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Prevalence of hypertension and its associated factors in contaminated areas of the Santos-São Vicente Estuarine region and Bertioga, Brazil: 2006-2009

T. S. Ribeiro, D. P. Carvalho, M. T. Guimarães, N. N. Campina, M. R. Lobarinhas, A. L. J. Lopes, M. G. Cunha, I. B. Souza, V. L. F. Oliveira, L. C. Martins, A. Gomes, L. A. A. Pereira, A. L. F. Braga
Environmental science and pollution research international 2016 v.23 no.19 pp. 19387-19396
chi-square distribution, cross-sectional studies, elderly, environmental degradation, estuaries, hypertension, occupational exposure, regression analysis, risk factors, Brazil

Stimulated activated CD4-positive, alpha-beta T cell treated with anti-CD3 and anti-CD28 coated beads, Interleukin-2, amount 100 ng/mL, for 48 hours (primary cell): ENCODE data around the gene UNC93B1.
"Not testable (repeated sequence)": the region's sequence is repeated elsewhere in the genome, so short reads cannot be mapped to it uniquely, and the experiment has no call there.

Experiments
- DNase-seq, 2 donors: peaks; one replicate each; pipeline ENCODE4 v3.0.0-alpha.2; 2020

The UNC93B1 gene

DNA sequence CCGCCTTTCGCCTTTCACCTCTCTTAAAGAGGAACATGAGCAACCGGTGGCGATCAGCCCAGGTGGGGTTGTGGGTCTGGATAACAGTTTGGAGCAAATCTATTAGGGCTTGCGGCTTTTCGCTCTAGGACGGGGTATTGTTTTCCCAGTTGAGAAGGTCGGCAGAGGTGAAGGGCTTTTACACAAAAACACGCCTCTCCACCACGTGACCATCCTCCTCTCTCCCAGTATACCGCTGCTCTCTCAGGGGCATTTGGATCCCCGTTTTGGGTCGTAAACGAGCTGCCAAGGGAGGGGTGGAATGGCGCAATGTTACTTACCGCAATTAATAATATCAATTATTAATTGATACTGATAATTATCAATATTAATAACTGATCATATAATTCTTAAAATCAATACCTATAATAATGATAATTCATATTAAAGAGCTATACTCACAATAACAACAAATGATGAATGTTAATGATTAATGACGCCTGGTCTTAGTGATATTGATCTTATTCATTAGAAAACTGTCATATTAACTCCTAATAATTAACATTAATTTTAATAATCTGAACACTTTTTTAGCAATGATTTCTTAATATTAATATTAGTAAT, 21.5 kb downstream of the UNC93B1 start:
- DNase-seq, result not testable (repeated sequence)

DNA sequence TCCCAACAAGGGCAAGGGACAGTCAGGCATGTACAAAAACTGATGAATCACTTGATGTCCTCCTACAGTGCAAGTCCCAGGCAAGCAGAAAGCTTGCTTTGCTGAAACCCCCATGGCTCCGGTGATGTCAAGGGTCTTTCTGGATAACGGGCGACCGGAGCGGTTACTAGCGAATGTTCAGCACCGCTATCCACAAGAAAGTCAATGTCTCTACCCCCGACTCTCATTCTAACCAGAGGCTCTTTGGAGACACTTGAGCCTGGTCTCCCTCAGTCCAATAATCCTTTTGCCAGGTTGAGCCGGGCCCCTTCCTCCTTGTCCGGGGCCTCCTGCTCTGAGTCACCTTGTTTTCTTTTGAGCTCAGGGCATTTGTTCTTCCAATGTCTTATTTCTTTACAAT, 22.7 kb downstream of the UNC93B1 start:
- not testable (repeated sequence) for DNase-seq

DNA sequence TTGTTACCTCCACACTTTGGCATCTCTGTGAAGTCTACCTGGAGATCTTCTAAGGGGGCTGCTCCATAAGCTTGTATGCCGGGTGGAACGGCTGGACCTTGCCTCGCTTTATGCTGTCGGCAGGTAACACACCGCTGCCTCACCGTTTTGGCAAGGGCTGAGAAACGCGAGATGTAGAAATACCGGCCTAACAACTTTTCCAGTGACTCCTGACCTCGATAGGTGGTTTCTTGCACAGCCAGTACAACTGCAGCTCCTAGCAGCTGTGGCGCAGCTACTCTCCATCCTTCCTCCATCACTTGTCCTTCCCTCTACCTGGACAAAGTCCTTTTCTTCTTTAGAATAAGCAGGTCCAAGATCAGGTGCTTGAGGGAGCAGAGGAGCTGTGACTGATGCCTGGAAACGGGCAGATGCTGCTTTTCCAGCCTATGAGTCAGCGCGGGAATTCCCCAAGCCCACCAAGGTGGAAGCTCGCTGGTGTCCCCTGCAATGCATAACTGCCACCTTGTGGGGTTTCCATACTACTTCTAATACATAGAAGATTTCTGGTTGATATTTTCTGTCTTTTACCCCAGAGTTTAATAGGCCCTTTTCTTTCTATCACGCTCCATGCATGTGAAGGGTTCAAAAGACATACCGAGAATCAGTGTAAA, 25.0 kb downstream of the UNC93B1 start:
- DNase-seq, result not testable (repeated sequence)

In Brazil, cardiovascular diseases account for 33% of deaths and the prevalence of hypertension is of approximately 22%. The Santos and São Vicente Estuarine System is the most important example of environmental degradation by chemicals from industrial sources. The aim of the present study was to evaluate the prevalence of hypertension and its associated factors in the population of this estuary in the period 2006-2009. A cross-sectional study was conducted to assess the aforementioned prevalence of hypertension in the evaluated areas, as well as risk factors for this disease in four contaminated areas located in the Estuary, and one area outside Estuary, the city of Bertioga. Associations between categorical variables were tested using Pearson's chi-square test incorporating Yates' correction, or Fisher's exact test. Single and multiple logistic regression models were applied to evaluate the risk factors for hypertension. The highest prevalence of hypertension was found in Continental São Vicente (28.4%). The risk factors for hypertension were the following: living in Center of Cubatão (OR: 1.3; IC95%: 1.0 – 1.6) and Continental São Vicente (OR: 1.4; IC95%: 1.1 – 1.8); illiterate (OR: 1.9; IC95%: 1.1 – 3.2); living in the area for more than 20 years (OR: 1.2; IC95%: 1.0 – 1.5); group of people aged 36-60 years (OR: 3.9; IC95%: 3.3 – 4.6) and who have had past occupational exposure (OR: 1.3; IC95%: 1.1 – 1.6). Results indicate that living in contaminated areas, especially for a longer time, is a risk factor for hypertension.